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What's at stake in Wisconsin?

By CNN Political Unit
updated 1:28 PM EDT, Tue June 5, 2012
STORY HIGHLIGHTS
  • Wisconsin votes on Tuesday to recall Gov. Scott Walker
  • The vote pits Democrats and big unions against Republicans and fiscal conservatives
  • The recall vote has taken on national importance for both parties

Washington (CNN) -- Embattled Wisconsin Republican Gov. Scott Walker, an anti-union darling of the tea party and other fiscal conservatives, faces off Tuesday against Democratic Milwaukee Mayor Tom Barrett in a high-stakes recall election that politicos say could foreshadow the contentious November general contest.

Recall vote is judgment day for Wisconsin governor

The fight to recall Walker after only an 18-month tenure in office speaks to some in the blue-leaning state's frustration over Republican-led efforts to keep unions in check. Walker and his GOP colleagues in the state legislature voted last January to restrict public employee unions' collective bargaining rights and keep their raises -- except those of police and firefighters -- at inflation rates. Protests and a union backlash ensued along with efforts to recall Walker from office.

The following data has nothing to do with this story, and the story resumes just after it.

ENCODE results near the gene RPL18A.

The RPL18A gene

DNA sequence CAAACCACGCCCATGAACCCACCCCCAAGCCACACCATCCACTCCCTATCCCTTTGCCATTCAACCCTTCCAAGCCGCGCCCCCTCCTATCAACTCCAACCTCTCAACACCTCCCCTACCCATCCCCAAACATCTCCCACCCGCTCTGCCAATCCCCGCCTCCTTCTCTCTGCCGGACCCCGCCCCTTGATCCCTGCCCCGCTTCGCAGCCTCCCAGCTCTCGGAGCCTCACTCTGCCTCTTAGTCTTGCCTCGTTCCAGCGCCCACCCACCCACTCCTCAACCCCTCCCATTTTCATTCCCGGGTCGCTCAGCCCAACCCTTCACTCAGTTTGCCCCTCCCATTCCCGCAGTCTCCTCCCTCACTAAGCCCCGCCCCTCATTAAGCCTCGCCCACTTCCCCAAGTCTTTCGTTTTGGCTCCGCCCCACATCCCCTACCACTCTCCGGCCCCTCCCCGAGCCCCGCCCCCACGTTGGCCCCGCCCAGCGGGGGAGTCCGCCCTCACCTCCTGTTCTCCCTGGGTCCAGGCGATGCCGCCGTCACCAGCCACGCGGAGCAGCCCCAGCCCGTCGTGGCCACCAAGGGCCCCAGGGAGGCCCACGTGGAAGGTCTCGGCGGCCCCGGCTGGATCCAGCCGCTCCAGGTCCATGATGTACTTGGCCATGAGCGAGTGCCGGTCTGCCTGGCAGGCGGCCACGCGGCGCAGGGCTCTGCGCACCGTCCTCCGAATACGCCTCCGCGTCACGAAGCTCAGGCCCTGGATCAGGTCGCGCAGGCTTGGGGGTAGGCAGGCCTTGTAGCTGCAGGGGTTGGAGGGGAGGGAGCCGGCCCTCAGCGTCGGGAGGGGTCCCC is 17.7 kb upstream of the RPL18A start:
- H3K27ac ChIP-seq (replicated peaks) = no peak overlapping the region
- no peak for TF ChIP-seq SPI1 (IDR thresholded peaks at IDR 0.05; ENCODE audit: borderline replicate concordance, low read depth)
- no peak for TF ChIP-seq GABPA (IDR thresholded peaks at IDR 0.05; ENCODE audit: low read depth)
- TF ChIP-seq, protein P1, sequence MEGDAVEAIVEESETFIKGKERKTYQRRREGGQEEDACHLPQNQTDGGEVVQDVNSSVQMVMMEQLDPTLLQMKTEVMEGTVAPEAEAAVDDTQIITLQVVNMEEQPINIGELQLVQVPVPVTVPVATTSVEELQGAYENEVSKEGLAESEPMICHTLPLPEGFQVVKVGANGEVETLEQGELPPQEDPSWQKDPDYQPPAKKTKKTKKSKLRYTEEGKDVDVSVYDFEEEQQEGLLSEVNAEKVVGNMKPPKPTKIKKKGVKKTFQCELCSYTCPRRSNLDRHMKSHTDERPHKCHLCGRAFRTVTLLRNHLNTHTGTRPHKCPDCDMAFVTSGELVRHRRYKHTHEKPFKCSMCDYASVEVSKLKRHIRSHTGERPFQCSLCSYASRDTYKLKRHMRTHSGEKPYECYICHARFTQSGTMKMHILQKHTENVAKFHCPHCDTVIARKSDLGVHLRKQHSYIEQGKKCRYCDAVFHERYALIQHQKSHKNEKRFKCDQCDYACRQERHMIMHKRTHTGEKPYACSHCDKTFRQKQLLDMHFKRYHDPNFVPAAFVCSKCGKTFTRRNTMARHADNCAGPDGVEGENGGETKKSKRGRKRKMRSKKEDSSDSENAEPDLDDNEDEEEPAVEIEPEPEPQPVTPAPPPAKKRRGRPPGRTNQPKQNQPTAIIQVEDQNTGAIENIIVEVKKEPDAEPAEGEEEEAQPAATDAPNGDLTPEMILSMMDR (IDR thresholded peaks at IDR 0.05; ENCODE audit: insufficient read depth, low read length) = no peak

Wisconsin Gov. Scott Walker addresses supporters Tuesday night after winning the Wisconsin recall election, defeating Milwaukee Mayor Tom Barrett. Wisconsin Gov. Scott Walker addresses supporters Tuesday night after winning the Wisconsin recall election, defeating Milwaukee Mayor Tom Barrett.
Walker wins recall
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Meet Scott Walker: From the archives, watch Gov. Walker in 2011 make his case: "we don't have any more money.'

Walker and his supporters argue that unions are making it difficult to take the steps needed to shrink the state's mushrooming debt. Unions and their supporters counter that collective bargaining has helped ensure safe working conditions, fair treatment and wages and adequate health care.

The deeply polarized Wisconsin recall race also pits Democrats and their Big Labor allies against Republicans and impassioned tea party supporters in a multi-million dollar showdown that's drawn such political stars as former President Bill Clinton and Sen. Marco Rubio, R-Florida, into the fray.

A loss for either party in the close race could start a domino effect in swing states.

As CNN's Candy Crowley pointed out Monday in an analysis: If Walker sidesteps a recall, it would speak to conservative's grassroots power, the waning power of unions -- which typically ally with Democrats -- and could further Romney's efforts in the state.

A Walker recall would mean conservatives were roundly chastised, the tea party suffered a blow and Obama has strong footing in Wisconsin.

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